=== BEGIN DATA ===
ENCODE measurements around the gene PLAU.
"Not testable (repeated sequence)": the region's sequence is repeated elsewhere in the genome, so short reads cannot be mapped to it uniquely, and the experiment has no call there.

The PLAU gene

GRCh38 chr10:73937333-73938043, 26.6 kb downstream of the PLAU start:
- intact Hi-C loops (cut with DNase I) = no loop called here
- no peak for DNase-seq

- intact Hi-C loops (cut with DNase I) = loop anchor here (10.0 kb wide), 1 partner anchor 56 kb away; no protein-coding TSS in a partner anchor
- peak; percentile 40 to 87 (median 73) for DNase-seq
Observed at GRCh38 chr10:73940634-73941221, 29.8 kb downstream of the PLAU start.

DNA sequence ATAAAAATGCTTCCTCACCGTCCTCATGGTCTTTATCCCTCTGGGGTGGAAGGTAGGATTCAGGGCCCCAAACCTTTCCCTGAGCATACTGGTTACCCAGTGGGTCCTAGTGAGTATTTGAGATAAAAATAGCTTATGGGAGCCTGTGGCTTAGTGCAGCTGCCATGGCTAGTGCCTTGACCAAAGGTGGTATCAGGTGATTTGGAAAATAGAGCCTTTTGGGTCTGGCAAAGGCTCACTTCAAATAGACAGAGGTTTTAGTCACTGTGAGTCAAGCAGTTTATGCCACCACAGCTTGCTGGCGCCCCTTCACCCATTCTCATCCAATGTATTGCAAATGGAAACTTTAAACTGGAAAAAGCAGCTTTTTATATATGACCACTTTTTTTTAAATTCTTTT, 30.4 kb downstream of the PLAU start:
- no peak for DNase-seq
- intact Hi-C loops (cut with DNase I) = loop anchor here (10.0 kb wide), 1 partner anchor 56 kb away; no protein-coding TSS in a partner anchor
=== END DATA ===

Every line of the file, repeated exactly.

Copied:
ENCODE measurements around the gene PLAU.
"Not testable (repeated sequence)": the region's sequence is repeated elsewhere in the genome, so short reads cannot be mapped to it uniquely, and the experiment has no call there.

The PLAU gene

GRCh38 chr10:73937333-73938043, 26.6 kb downstream of the PLAU start:
- intact Hi-C loops (cut with DNase I) = no loop called here
- no peak for DNase-seq

- intact Hi-C loops (cut with DNase I) = loop anchor here (10.0 kb wide), 1 partner anchor 56 kb away; no protein-coding TSS in a partner anchor
- peak; percentile 40 to 87 (median 73) for DNase-seq
Observed at GRCh38 chr10:73940634-73941221, 29.8 kb downstream of the PLAU start.

DNA sequence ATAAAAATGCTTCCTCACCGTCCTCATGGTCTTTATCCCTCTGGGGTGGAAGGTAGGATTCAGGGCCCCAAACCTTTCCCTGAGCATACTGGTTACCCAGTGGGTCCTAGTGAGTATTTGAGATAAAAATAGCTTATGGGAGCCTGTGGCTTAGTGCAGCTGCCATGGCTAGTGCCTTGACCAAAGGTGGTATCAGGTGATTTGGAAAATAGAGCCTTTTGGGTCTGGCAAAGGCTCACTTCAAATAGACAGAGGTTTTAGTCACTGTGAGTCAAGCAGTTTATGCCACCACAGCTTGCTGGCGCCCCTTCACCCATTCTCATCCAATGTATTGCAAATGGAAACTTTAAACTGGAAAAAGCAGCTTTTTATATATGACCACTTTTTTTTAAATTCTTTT, 30.4 kb downstream of the PLAU start:
- no peak for DNase-seq
- intact Hi-C loops (cut with DNase I) = loop anchor here (10.0 kb wide), 1 partner anchor 56 kb away; no protein-coding TSS in a partner anchor